While the onset of type 1 DM is sudden, the progression of type 2 DM is insidious and is often discovered incidentally during other investigations. Therefore, these patients carry undetected type 2 DM for years and may have developed various microvascular and macrovascular complications, such as visual disturbances, polyneuropathy, chronic renal disease, and impaired wound healing. For this reason, sometimes patients are first diagnosed with type 2 diabetes when they present with these late complications.
Symptoms are nonspecific, similar to those of type 1 diabetes. They include polyuria, polydipsia, and polyphagia. Glucosuria may occur when the renal threshold is exceeded due to high serum glucose levels. However, these symptoms are more frequent in type 1 diabetes. Other nonspecific symptoms include:
- Fatigue, exhaustion
- Concentration problems
- Headache, dizziness
- Increased susceptibility to infection (cold, flu)
- Impaired wound healing
- Blurred vision
- Muscle cramps
- Amenorrhea, impotence
- Frequent infections due to increased sugar content, in particular, in urine (fungi, cystitis, etc.)
- Acanthosis nigricans
In emergency, patients with type 2 DM may develop hyperosmolar hyperglycemic state (HHS), which is different from diabetic ketoacidosis. In the case of HHS, the serum glucose is markedly elevated, often more than 500 mg/dL, increasing serum osmolarity. These patients often manifest a concomitant illness that leads to reduced fluid intake exacerbating the serum hyperosmolarity. These patients present with features of dehydration, altered sensorium, one or more neurological focal deficits, or even coma. Diabetic ketoacidosis is less common in type 2 diabetes than in type 1 diabetes.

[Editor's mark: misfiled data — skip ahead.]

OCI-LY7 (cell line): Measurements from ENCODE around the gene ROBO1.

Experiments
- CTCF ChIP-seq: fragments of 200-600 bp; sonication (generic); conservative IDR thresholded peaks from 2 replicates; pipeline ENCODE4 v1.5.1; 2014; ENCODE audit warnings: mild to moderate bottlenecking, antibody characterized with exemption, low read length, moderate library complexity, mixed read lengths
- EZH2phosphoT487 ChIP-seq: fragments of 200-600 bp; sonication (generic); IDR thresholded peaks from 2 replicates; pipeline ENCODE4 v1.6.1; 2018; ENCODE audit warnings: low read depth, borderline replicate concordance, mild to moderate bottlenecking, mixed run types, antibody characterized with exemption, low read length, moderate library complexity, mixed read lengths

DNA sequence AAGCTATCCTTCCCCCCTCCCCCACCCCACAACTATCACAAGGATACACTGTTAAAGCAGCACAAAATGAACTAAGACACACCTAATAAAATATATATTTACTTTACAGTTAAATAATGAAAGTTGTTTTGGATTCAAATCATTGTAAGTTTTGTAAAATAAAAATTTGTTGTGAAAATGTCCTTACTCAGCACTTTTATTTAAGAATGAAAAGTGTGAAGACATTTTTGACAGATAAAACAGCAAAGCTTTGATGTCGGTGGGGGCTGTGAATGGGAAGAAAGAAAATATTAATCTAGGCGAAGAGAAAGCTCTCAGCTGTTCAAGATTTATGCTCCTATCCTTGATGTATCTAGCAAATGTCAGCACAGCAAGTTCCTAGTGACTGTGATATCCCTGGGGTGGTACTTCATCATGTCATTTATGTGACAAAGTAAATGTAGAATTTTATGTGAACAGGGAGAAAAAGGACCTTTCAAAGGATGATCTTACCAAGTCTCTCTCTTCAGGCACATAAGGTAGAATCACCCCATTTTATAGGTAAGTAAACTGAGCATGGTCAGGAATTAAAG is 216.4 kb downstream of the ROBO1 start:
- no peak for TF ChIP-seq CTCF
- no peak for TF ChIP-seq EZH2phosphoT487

|Elevated waist circumference||Men: ≥ 40 inches (102 cm)|
|Women: ≥ 35 inches (88 cm)|
|Elevated triglycerides||≥ 150 mg/dL|
|Reduced HDL (“good”) cholesterol||Men: < 40 mg/dL|
|Women: < 50 mg/dL|
|Elevated blood pressure||≥ 130/85 mm Hg or use of medication for hypertension|
|Elevated fasting glucose||≥ 100 mg/dL or use of medication for hyperglycemia|
Type 1 Versus Type 2 Diabetes
|Type 1||Type 2|
|Weight||Normal or thin. Often lose weight prior to diagnosis||Overweight or obese|
|Age||Typically first–second decade of life but often occurs at any age as LADA||Typically > age 40 years, but can present much earlier|
|Glycemic patterns||Highly variable||Less variable|
|Response to oral agents||Not responsive||Responsive|
|Antibody status||Usually positive||Negative|
|C-peptide level||Low or undetectable||Detectable or high|
|Family history||First-degree relatives uncommonly affected||Strong family history of 1st-degree relatives|
|Other autoimmune disorders||Autoimmune thyroid disease, adrenal insufficiency, vitiligo, and pernicious anemia||Absent|
Symptoms of Gestational Diabetes
Gestational diabetes is often asymptomatic. Therefore, an oral glucose tolerance test (OGTT) is recommended during the 24th to 28th week of pregnancy. Untreated gestational diabetes can lead to developmental problems in the fetus, which results in increased birth weight (greater than 4 kg requiring a cesarean section), respiratory distress syndrome, hypoglycemia, and hyperbilirubinemia. In emergency cases, the fetus may suffer from diabetic embryopathy.
During pregnancy, due to hydramnios, in which the fetus is larger than average, urinary tract infections and preeclampsia can be noticed. Usually, in gestational diabetes, type 2 DM occurs as the hormonal changes lead to insulin resistance in 3–5% of females. In rare cases, pregnancy may trigger type 1 DM.
Diabetes due to genetic defects in beta cells of the islets of Langerhans
Maturity onset diabetes of the young (MODY) is caused by genetic defects in glucose metabolism and occurs mainly in adolescence. MODY is attributed to specific gene defects leading to monogenic autosomal dominant disorders. Eleven different forms of MODY have been recognized so far: